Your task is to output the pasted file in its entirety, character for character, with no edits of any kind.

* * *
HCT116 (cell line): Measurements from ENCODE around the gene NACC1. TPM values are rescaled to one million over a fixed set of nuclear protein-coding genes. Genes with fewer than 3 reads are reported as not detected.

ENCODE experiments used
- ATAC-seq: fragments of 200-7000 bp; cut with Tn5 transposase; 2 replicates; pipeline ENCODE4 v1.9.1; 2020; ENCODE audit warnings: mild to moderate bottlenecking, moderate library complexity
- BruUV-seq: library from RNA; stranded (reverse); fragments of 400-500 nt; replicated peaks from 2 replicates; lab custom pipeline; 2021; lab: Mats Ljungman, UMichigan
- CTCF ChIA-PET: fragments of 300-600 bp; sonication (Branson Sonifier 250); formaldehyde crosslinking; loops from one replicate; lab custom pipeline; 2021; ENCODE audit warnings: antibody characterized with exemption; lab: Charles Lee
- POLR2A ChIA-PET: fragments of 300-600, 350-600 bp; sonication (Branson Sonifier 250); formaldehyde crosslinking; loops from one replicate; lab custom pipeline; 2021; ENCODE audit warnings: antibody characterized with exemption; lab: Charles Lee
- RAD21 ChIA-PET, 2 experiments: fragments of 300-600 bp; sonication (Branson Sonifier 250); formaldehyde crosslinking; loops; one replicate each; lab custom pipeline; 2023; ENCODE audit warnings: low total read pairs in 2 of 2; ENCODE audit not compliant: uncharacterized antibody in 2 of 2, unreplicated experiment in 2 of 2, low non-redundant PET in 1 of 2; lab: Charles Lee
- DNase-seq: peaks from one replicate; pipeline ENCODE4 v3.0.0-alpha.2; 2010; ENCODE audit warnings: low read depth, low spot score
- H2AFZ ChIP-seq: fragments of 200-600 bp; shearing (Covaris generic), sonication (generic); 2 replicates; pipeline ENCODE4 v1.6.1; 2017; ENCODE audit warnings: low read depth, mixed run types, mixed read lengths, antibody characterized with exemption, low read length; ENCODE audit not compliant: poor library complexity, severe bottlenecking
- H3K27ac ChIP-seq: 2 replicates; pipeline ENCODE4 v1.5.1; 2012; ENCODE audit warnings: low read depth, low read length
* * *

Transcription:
HCT116 (cell line): Measurements from ENCODE around the gene NACC1. TPM values are rescaled to one million over a fixed set of nuclear protein-coding genes. Genes with fewer than 3 reads are reported as not detected.

ENCODE experiments used
- ATAC-seq: fragments of 200-7000 bp; cut with Tn5 transposase; 2 replicates; pipeline ENCODE4 v1.9.1; 2020; ENCODE audit warnings: mild to moderate bottlenecking, moderate library complexity
- BruUV-seq: library from RNA; stranded (reverse); fragments of 400-500 nt; replicated peaks from 2 replicates; lab custom pipeline; 2021; lab: Mats Ljungman, UMichigan
- CTCF ChIA-PET: fragments of 300-600 bp; sonication (Branson Sonifier 250); formaldehyde crosslinking; loops from one replicate; lab custom pipeline; 2021; ENCODE audit warnings: antibody characterized with exemption; lab: Charles Lee
- POLR2A ChIA-PET: fragments of 300-600, 350-600 bp; sonication (Branson Sonifier 250); formaldehyde crosslinking; loops from one replicate; lab custom pipeline; 2021; ENCODE audit warnings: antibody characterized with exemption; lab: Charles Lee
- RAD21 ChIA-PET, 2 experiments: fragments of 300-600 bp; sonication (Branson Sonifier 250); formaldehyde crosslinking; loops; one replicate each; lab custom pipeline; 2023; ENCODE audit warnings: low total read pairs in 2 of 2; ENCODE audit not compliant: uncharacterized antibody in 2 of 2, unreplicated experiment in 2 of 2, low non-redundant PET in 1 of 2; lab: Charles Lee
- DNase-seq: peaks from one replicate; pipeline ENCODE4 v3.0.0-alpha.2; 2010; ENCODE audit warnings: low read depth, low spot score
- H2AFZ ChIP-seq: fragments of 200-600 bp; shearing (Covaris generic), sonication (generic); 2 replicates; pipeline ENCODE4 v1.6.1; 2017; ENCODE audit warnings: low read depth, mixed run types, mixed read lengths, antibody characterized with exemption, low read length; ENCODE audit not compliant: poor library complexity, severe bottlenecking
- H3K27ac ChIP-seq: 2 replicates; pipeline ENCODE4 v1.5.1; 2012; ENCODE audit warnings: low read depth, low read length